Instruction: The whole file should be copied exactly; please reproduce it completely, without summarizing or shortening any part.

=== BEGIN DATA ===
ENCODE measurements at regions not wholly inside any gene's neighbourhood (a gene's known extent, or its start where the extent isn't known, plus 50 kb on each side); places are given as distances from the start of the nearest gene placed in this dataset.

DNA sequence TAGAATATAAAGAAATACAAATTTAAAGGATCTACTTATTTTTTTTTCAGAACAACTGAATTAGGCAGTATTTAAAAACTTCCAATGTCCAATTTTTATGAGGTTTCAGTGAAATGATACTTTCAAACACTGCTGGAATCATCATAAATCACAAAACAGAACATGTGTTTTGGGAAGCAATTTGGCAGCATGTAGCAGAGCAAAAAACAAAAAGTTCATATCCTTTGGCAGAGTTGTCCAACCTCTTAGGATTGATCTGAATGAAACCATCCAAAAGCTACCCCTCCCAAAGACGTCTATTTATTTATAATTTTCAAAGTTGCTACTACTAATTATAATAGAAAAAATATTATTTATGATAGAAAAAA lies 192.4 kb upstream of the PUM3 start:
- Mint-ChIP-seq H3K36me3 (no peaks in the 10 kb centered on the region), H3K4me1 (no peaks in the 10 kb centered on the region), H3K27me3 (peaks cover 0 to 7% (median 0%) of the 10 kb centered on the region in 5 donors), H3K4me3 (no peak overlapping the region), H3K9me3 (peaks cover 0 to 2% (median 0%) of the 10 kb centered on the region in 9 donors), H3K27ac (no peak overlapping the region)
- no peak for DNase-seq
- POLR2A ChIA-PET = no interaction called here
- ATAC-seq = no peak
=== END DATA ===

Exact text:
ENCODE measurements at regions not wholly inside any gene's neighbourhood (a gene's known extent, or its start where the extent isn't known, plus 50 kb on each side); places are given as distances from the start of the nearest gene placed in this dataset.

DNA sequence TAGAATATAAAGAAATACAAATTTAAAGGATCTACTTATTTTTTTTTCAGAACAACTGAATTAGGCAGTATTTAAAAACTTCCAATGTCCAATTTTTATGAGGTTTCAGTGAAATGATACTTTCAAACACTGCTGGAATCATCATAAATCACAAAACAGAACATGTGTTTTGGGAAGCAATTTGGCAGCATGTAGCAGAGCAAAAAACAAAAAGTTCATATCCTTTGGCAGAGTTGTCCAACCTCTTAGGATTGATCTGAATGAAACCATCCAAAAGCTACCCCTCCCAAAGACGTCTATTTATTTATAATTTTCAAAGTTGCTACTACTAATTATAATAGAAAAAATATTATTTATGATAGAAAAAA lies 192.4 kb upstream of the PUM3 start:
- Mint-ChIP-seq H3K36me3 (no peaks in the 10 kb centered on the region), H3K4me1 (no peaks in the 10 kb centered on the region), H3K27me3 (peaks cover 0 to 7% (median 0%) of the 10 kb centered on the region in 5 donors), H3K4me3 (no peak overlapping the region), H3K9me3 (peaks cover 0 to 2% (median 0%) of the 10 kb centered on the region in 9 donors), H3K27ac (no peak overlapping the region)
- no peak for DNase-seq
- POLR2A ChIA-PET = no interaction called here
- ATAC-seq = no peak